In today's market, The EM currency basket showed mixed performances through yesterday as broader risk-on moves were limited ahead of the official US jobs report scheduled for later today.
4 reading min
02 Jul 2021
US Change in nonfarm payrolls: Jun
Analysis: Given the sensitivity of financial markets to inflation dynamics at the moment, although last week’s PCE Core miss has alleviated concerns somewhat, the June US job report will undoubtedly be eyed closely this week. The nonfarm payrolls will be key in determining inflation expectations going forward. While recent labour market data has disappointed, helping to quell inflation fears to some degree, inflation concerns remain elevated, underpinned by expectations for a further recovery in the jobs market in the months ahead. Assumptions for a solid recovery in the labour market are supported by vaccinations, a reopening economy, and another massive fiscal stimulus package. Although inflation risks remain elevated, we remain of the view that the Fed is unlikely to budge from its current ultra-accommodative policy stance until at least the latter part of 2022.
The EM currency basket showed mixed performances through yesterday as broader risk-on moves were limited ahead of the official US jobs report scheduled for later today. However, a late afternoon surge from the dollar saw most emerging markets and major currencies end domestic hours in the red. It was no surprise that the ZAR swung between gains and losses through the day, given its reputation as a bellwether for EM sentiment. After sticking to a narrow trading range around the 14.3000/$-handle for most of the day, the local currency ultimately sold off to close near 14.4300/$ as traders backed the US dollar and a potentially stronger than expected US non-farm payrolls print.
With yesterday concluding the heavy domestic data week, the ZAR is likely to trade at the mercy of broader sentiment as we head into the weekend. In the spot markets currently, EM currencies have continued to trade weaker against the USD, with the greenback remaining firm ahead of the US non-farm payrolls print scheduled for later in the day. The ZAR is currently trading amongst the weakest in the EM sample of currencies, with yesterday’s 0.75% decline seeing the USD-ZAR break above its 100-day moving average for the first time since late March, spurring further weakness in early morning trade.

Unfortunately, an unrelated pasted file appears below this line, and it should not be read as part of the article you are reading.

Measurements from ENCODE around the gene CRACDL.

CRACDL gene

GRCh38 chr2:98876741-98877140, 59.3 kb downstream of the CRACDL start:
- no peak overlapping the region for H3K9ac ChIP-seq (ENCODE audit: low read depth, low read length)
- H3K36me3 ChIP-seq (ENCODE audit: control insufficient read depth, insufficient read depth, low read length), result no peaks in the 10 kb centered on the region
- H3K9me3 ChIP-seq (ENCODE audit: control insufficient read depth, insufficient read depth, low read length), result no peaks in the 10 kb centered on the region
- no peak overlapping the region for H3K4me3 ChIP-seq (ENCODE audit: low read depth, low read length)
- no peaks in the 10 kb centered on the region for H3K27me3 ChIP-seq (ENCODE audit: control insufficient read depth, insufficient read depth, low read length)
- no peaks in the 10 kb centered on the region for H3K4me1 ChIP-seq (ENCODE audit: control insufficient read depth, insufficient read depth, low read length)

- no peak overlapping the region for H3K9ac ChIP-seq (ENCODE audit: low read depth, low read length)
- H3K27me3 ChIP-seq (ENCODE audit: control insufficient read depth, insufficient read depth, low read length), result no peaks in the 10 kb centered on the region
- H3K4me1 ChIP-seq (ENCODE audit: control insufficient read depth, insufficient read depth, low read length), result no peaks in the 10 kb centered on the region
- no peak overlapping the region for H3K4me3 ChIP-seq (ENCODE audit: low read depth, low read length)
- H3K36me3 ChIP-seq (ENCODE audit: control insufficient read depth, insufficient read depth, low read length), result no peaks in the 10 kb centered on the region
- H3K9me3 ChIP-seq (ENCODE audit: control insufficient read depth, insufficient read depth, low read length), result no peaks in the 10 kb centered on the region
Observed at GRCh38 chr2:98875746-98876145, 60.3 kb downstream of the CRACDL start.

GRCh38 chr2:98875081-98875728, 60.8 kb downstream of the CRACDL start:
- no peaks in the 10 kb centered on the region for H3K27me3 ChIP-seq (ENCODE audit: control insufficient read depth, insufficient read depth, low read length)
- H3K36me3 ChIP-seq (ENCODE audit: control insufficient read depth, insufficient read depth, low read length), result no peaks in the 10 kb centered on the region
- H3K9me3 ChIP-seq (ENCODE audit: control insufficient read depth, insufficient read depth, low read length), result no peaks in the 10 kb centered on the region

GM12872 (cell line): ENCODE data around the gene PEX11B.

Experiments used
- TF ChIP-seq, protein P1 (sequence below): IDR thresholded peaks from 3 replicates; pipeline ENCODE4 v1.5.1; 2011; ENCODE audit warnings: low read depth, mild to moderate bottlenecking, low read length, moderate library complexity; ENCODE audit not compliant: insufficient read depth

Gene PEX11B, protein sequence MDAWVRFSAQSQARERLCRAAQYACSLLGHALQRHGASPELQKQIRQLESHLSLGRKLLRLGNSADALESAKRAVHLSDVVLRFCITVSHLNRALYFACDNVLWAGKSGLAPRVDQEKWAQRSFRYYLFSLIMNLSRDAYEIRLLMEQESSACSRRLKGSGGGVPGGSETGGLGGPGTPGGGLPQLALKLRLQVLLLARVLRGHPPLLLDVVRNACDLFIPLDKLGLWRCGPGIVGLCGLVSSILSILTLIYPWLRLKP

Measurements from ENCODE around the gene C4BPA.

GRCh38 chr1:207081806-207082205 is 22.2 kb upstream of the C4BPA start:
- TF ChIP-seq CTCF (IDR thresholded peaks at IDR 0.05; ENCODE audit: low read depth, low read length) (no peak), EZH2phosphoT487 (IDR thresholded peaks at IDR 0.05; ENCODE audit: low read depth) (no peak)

NAAMSA vehicle sales data was released yesterday, with the headline total of 38,033 vehicles sold, which marked a 20.2% y/y increase. While this does suggest that demand is recovering relative to the collapse seen in lockdown, the total was still around 6% lower than the pre-lockdown trend. Linear estimation suggests that roughly 630k vehicles would have sold from March 2020 to June 2021, or approximately 42k vehicles per month. The actual data show that just 492.6k vehicles were sold over the period. This suggests that there has been a 22% suppression in overall sales, or a cumulative loss of around 140k vehicle sales since April last year. Not all that surprising, given less reason to drive thanks to lockdown.
Below trend vehicle sales, weak retail sales, low credit growth and a weak business environment feed into the view that economic actors are still relatively uncertain about the future, with consumptive demand therefore likely to remain weak. The BER consumer confidence survey corroborates an outlook for softer demand in coming months, too, as could be expected, with many question marks hanging over the future of SA. The SARB quarterly bulletin included data reflecting net savings by households at R22.4bn in Q1, also a marker of uncertainty. As a percentage of household disposable income, this represents the highest level since Q4 2004. The trend has been building since lockdown was announced but is more likely to be driven by a weak jobs market than actual lockdown. And the jobs market could remain weak after lockdown.
This should contain inflation potential and reduce the likelihood that we see the SARB erring on the side of aggressive rate hikes. With that said, some attention should be paid to the theme of potentially changing the inflation target at the SARB. Governor Kganyago was quoted saying that a lower inflation target could be a prudent development for the SA economy over the coming years. Kganyago argued that the 3-6% target could be reduced to 2-4%, which would bias SARB rates higher given a medium-term view for inflation to sit around the 4.5% mid-point of the SARB target band in coming years. SARB Deputy Governor Kuben Naidoo has since pushed back against speculation that this could be forward guidance, saying no talks are underway about changing the target band. This is an emerging theme that will no doubt be unpacked in forthcoming engagements between the SARB and the public.
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